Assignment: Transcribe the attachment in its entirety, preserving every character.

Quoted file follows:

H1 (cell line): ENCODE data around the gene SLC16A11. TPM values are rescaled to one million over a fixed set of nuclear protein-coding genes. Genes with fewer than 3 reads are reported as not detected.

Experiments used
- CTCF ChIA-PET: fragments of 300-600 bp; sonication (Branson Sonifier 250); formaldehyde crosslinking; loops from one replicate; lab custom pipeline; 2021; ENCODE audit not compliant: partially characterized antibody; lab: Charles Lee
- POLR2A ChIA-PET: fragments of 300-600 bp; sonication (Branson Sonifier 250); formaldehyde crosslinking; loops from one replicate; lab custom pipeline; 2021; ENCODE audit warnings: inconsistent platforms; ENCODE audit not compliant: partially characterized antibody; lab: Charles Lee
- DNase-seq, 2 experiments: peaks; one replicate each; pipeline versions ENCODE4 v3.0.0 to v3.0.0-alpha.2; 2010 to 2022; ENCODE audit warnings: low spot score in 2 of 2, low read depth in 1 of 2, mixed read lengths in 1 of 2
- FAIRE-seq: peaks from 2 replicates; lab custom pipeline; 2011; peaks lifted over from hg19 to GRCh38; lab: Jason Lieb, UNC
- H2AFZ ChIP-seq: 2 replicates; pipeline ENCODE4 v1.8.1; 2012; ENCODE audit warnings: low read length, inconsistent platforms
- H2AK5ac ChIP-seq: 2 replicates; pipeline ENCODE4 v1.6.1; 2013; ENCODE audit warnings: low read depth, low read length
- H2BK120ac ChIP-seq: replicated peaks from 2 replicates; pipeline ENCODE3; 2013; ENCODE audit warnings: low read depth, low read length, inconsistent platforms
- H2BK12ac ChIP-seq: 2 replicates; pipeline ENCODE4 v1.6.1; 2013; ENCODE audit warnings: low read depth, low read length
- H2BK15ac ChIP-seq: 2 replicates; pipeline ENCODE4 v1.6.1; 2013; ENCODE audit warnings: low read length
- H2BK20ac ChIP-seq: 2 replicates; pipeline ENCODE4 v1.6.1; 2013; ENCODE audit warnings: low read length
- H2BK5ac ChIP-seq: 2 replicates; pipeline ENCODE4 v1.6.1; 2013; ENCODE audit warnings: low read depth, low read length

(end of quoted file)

H1 (cell line): ENCODE data around the gene SLC16A11. TPM values are rescaled to one million over a fixed set of nuclear protein-coding genes. Genes with fewer than 3 reads are reported as not detected.

Experiments used
- CTCF ChIA-PET: fragments of 300-600 bp; sonication (Branson Sonifier 250); formaldehyde crosslinking; loops from one replicate; lab custom pipeline; 2021; ENCODE audit not compliant: partially characterized antibody; lab: Charles Lee
- POLR2A ChIA-PET: fragments of 300-600 bp; sonication (Branson Sonifier 250); formaldehyde crosslinking; loops from one replicate; lab custom pipeline; 2021; ENCODE audit warnings: inconsistent platforms; ENCODE audit not compliant: partially characterized antibody; lab: Charles Lee
- DNase-seq, 2 experiments: peaks; one replicate each; pipeline versions ENCODE4 v3.0.0 to v3.0.0-alpha.2; 2010 to 2022; ENCODE audit warnings: low spot score in 2 of 2, low read depth in 1 of 2, mixed read lengths in 1 of 2
- FAIRE-seq: peaks from 2 replicates; lab custom pipeline; 2011; peaks lifted over from hg19 to GRCh38; lab: Jason Lieb, UNC
- H2AFZ ChIP-seq: 2 replicates; pipeline ENCODE4 v1.8.1; 2012; ENCODE audit warnings: low read length, inconsistent platforms
- H2AK5ac ChIP-seq: 2 replicates; pipeline ENCODE4 v1.6.1; 2013; ENCODE audit warnings: low read depth, low read length
- H2BK120ac ChIP-seq: replicated peaks from 2 replicates; pipeline ENCODE3; 2013; ENCODE audit warnings: low read depth, low read length, inconsistent platforms
- H2BK12ac ChIP-seq: 2 replicates; pipeline ENCODE4 v1.6.1; 2013; ENCODE audit warnings: low read depth, low read length
- H2BK15ac ChIP-seq: 2 replicates; pipeline ENCODE4 v1.6.1; 2013; ENCODE audit warnings: low read length
- H2BK20ac ChIP-seq: 2 replicates; pipeline ENCODE4 v1.6.1; 2013; ENCODE audit warnings: low read length
- H2BK5ac ChIP-seq: 2 replicates; pipeline ENCODE4 v1.6.1; 2013; ENCODE audit warnings: low read depth, low read length